Ahead of the May 2015 general election the process of developing party manifestos is forging ahead. June saw a key speech from Harriet Harman, Deputy Leader of the Labour party and the launch of a consultation on young people and the arts.
Also in June Sajid Javid, Culture Secretary, gave his first keynote on the subject of arts and culture, and the Policy Exchange hosted a one-day event that included Michael Gove and Tristram Hunt setting out their party’s plans for education.
- Labour consultation on Young People and the Arts
Harriet Harman launched Labour’s consultation on Young People and the Arts at the Roundhouse on the 9 June to a packed audience. Harman spoke about children’s right to arts and culture and called on the cultural sector to diversify their audiences. You can read the speech here.
The consultation seeks our views on what commitments for the arts and young people should be included in the Labour 2015 manifesto. Labour pose 19 questions starting with 'How can we ensure that every child has opportunities to experience the arts and culture with visits to cultural organisations and artists?'.
This focus on young people and the arts is very welcome and we encourage CLA members to get involved. CLA will be responding to the consultation which closes on 17 July. Details of how to respond are on page 6 of the consultation document.
- New Culture Secretary’s first keynote speech on culture
Sajid Javid, who was appointed Secretary of State for Culture Media and Sport in April, gave his first major speech on culture on 6 June. He called on the cultural sector to do more to make the arts accessible to all, saying too many people were culturally disenfranchised.
Javid also spoke about arts education and gave the impression that it was thriving in schools, something the CLA would take issue with - see the data on the falls in number of arts teachers and hours of arts teaching here.
- Gove and Hunt education speeches
On the weekend between Javid’s and Harman’s speeches, the Policy Exchange hosted 'What should the political parties promise on education in 2015?', which included keynotes from Michael Gove and Tristram Hunt, the Education Secretary and Labour Shadow respectively.
The speeches can be viewed here.
Gove majored on autonomy, accountability and teacher quality in his speech with some hints of new measures on behaviour and the suggestion that there would be more GCSE reforms after the election.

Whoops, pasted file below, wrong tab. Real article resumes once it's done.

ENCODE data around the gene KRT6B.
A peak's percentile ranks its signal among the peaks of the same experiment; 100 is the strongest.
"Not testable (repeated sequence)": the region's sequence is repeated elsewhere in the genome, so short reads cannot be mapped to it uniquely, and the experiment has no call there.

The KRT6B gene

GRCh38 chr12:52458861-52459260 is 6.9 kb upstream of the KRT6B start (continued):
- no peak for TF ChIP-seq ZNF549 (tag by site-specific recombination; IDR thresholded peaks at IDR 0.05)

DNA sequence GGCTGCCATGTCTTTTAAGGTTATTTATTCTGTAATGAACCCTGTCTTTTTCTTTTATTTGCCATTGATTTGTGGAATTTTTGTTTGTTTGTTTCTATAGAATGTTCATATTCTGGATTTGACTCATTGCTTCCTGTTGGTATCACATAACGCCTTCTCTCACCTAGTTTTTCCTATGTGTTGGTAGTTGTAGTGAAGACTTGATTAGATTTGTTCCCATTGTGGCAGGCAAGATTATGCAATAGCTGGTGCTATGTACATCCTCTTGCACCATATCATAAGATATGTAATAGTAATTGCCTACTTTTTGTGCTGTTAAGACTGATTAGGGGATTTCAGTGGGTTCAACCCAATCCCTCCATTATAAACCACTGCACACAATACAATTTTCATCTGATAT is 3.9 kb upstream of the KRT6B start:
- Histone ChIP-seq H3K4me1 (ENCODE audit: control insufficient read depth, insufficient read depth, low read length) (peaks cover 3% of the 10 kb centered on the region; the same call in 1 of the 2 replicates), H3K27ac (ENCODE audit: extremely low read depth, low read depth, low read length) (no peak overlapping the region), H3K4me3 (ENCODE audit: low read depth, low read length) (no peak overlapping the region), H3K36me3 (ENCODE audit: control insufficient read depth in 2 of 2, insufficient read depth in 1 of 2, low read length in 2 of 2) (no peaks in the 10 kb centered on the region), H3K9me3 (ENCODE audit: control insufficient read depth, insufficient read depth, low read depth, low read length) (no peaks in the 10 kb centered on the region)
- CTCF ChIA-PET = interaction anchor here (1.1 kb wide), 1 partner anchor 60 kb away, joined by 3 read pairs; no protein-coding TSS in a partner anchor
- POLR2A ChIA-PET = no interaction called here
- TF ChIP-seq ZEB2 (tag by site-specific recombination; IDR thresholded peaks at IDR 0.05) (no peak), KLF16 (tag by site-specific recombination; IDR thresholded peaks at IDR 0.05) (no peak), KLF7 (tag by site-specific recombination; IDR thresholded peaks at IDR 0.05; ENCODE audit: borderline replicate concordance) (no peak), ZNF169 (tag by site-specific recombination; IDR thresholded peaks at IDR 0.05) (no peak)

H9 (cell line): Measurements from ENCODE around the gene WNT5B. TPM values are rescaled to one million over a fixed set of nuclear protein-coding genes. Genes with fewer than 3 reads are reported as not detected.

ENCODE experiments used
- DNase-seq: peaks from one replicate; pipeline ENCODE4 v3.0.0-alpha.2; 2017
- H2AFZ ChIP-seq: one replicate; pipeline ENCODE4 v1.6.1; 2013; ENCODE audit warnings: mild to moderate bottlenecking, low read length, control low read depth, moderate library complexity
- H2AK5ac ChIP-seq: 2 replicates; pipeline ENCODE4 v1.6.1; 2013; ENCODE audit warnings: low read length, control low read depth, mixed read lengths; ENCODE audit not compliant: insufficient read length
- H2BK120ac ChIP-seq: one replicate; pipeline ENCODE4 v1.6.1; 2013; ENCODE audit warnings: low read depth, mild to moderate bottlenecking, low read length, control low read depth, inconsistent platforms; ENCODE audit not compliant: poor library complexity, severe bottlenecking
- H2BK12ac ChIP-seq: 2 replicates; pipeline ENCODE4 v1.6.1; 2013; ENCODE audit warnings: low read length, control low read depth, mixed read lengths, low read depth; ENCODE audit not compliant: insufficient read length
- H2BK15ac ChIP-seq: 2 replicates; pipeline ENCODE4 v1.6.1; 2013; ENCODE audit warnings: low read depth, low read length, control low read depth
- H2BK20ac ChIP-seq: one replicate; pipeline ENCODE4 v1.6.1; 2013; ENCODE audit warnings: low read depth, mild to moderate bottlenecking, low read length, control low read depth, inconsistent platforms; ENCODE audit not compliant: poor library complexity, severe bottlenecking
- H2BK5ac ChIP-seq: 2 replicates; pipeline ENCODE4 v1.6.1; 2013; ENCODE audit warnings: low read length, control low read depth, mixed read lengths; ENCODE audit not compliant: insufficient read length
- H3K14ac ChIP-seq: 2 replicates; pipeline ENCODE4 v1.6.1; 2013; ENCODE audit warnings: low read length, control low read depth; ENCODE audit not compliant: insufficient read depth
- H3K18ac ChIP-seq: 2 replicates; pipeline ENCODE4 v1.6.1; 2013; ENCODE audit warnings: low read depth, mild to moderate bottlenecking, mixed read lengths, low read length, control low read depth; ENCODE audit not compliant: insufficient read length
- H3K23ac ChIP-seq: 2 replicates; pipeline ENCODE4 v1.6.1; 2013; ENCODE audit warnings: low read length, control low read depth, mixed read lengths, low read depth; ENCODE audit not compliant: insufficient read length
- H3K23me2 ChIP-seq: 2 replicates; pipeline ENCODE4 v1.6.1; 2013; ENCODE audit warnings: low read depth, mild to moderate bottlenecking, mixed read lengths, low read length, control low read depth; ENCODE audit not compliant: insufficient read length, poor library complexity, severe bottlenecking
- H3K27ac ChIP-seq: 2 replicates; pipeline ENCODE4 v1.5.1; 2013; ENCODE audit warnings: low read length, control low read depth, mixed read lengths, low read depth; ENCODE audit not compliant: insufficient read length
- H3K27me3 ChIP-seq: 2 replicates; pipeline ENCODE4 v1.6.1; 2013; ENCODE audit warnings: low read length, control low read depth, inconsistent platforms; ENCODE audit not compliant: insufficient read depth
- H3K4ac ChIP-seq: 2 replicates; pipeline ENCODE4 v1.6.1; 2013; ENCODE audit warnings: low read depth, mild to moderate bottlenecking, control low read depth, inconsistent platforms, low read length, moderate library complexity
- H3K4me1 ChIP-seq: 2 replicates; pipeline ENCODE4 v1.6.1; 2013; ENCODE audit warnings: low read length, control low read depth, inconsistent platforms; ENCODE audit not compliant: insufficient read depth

Hunt confirmed that Labour would not be seeking to overturn all the recent reforms to allow schools some breathing space - something he also stated in his interview with the TES on 6 June. He spoke about the importance of qualified teachers, extending academy freedoms to all schools, and the Directors of School standards covered in David Blunkett's review, 'Putting Students and Parents First', which we covered in our May policy and practice round up.
Discount code watch – more good news!
Following on from the changes in GCSE Discount Codes in February which mean that Dance and Drama GCSEs do not discount each other in school tables, Photography has now been given its own code distinct from the other Art & Design GCSEs.
This means Photography GCSE does not discount against other Art & Design GCSEs. However disciplines as diverse as ceramics and textiles still do. Alongside NSEAD, the CLA continues to call for all art, craft and design GCSEs to have unique codes.
Make sure your school knows that the discount codes have changed. The full lists of the codes are available on RAISEonline.
Cultural Enquiry to investigate access to the arts for young people
King’s College London is launching a short Cultural Enquiry into the various ways in which successive governments have sought to provide children and young people with access to the arts since 1945. It will report in September and include recommendations for action. Read more here.
BFI Film Academy shortlisted for National Lottery Awards
Congratulations to the BFI Film Academy who have been shortlisted for the National Lottery Awards in the Education category.
To win they need the public vote. Do click on through, check out the projects and vote.
CLA member survey
Have you told us what you think?
The CLA member survey asking what we can do for you, and what you can do for the CLA, is open until midnight on 30 June.
Huge thanks to the hundreds of you who have already responded. If you haven't yet done so, please do click here and answer our nine questions.
We will report on the results and actions after the summer.